I want my shoes back! (NYC petty theft?)
January 11, 2017 12:08 PM   Subscribe

The other day, I had a pair of sneakers stolen from the hallway right outside my apartment (my roommate and I usually have several pairs outside, and have never had any stolen in all the time we've been living there). The landlord was able to provide surveillance footage, and found out it was a GrubHub delivery person (who brought food to an apartment on a higher floor) at 4:20 in the morning.

Pictures here:

https://imgur.com/a/oDTyd

https://imgur.com/a/AsMgC


How should I approach the situation now that I have this information? Do I find out what restaurant he delivered from and contact them? Do I get the police involved in an instance petty theft? Advice appreciated; thanks!
posted by matticulate to Law & Government (14 answers total) 1 user marked this as a favorite
 
Yes, contact GrubHub and the restaurant and ask for return of shoes or compensation.
posted by goggie at 12:13 PM on January 11, 2017 [21 favorites]


Does your building have a locked door? If so, it would seem that the tenant who buzzed the delivery person in has some responsibility for that person's actions while in the building. The least they can do is give you details about their order.

The restaurant should certainly be notified, and Grubhub, at the very least so that this thief isn't dispatched on other deliveries, but as this person was acting as their agent it's not unreasonable to ask them to compensate you for your loss.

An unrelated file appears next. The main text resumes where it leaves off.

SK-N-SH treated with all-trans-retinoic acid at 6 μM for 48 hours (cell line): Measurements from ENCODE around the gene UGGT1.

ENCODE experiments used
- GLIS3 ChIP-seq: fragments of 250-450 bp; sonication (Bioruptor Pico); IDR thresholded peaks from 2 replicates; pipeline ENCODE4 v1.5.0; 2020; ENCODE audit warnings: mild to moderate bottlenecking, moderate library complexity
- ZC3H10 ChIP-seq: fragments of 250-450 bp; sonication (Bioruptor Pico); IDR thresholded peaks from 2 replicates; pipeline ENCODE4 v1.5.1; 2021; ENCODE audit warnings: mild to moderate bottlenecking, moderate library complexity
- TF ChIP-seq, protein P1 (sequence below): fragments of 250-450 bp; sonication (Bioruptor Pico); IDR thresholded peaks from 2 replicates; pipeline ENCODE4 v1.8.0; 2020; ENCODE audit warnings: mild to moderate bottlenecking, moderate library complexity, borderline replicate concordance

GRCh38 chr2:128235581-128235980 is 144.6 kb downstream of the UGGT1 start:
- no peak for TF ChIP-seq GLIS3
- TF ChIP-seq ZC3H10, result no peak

The police, unfortunately, are very unlikely to do anything, even with security footage showing the theft. Don't get your hopes up, but perhaps it is worth a try.
posted by Nerd of the North at 12:16 PM on January 11, 2017 [4 favorites]


The NYPD will have you do all your own leg work anyway (you remember the 'they got us working in shifts!' scene from the Big Lebowski right?) so you may as well see how far you can get with the restaurant. Either you'll get your shoes back or the delivery guy will never show up to work again after his boss tells him to bring your shoes back. In which case, police or not, you're probably not seeing those specific shoes again.
posted by griphus at 12:21 PM on January 11, 2017


Contact GrubHub for the name and contact information of the delivery person. It is possible that GrubHub will say their delivery persons are independent contractors and they're not their employers. You can try escalating with GrubHub or making a police report/filing a small claims against the delivery person with the contact information.
posted by kinoeye at 12:23 PM on January 11, 2017 [1 favorite]